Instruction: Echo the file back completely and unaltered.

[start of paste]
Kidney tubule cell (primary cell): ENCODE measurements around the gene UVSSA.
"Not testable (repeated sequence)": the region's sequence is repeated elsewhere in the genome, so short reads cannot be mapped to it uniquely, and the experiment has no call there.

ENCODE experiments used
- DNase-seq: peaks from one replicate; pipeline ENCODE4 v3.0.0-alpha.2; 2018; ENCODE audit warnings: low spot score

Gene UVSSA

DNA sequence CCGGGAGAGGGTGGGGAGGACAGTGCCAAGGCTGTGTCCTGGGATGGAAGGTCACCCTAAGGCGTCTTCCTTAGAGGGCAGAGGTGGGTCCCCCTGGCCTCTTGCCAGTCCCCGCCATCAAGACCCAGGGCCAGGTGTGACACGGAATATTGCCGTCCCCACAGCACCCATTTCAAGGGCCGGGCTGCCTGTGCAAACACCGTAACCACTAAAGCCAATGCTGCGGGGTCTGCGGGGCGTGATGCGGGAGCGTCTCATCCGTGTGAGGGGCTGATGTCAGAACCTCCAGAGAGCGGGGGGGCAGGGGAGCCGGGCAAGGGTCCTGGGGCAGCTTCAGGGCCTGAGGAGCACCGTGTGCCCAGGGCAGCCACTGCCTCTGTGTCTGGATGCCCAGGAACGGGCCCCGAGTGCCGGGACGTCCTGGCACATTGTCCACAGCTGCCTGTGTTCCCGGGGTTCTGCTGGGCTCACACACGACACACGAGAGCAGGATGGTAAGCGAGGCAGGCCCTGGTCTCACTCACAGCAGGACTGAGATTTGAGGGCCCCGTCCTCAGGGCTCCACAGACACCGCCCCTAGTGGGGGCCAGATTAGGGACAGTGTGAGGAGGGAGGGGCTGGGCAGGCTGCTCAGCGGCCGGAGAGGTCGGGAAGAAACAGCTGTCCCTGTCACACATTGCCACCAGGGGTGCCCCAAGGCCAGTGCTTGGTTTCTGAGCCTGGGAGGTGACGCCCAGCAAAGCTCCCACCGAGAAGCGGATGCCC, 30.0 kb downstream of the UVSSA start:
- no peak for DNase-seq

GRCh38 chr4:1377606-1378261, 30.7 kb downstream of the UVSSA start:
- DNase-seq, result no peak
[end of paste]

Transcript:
Kidney tubule cell (primary cell): ENCODE measurements around the gene UVSSA.
"Not testable (repeated sequence)": the region's sequence is repeated elsewhere in the genome, so short reads cannot be mapped to it uniquely, and the experiment has no call there.

ENCODE experiments used
- DNase-seq: peaks from one replicate; pipeline ENCODE4 v3.0.0-alpha.2; 2018; ENCODE audit warnings: low spot score

Gene UVSSA

DNA sequence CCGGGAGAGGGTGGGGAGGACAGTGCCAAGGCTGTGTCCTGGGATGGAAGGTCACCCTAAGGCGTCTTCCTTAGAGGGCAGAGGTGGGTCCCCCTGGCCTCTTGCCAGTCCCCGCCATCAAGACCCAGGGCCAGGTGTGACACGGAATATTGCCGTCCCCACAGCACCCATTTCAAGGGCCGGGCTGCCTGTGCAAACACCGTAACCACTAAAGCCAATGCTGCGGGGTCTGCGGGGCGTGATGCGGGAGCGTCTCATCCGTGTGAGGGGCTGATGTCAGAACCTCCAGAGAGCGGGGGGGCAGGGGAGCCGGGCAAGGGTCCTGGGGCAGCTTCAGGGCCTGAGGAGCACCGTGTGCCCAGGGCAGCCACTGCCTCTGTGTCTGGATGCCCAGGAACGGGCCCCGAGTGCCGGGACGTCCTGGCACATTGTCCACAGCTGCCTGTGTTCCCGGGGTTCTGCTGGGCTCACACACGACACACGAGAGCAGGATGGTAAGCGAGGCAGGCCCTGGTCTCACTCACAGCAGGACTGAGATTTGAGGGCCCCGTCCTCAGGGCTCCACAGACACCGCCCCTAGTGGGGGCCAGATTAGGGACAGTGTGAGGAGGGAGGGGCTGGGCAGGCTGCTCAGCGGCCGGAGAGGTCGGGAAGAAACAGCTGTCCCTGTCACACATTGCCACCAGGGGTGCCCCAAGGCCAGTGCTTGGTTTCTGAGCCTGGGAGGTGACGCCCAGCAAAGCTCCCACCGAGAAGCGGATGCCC, 30.0 kb downstream of the UVSSA start:
- no peak for DNase-seq

GRCh38 chr4:1377606-1378261, 30.7 kb downstream of the UVSSA start:
- DNase-seq, result no peak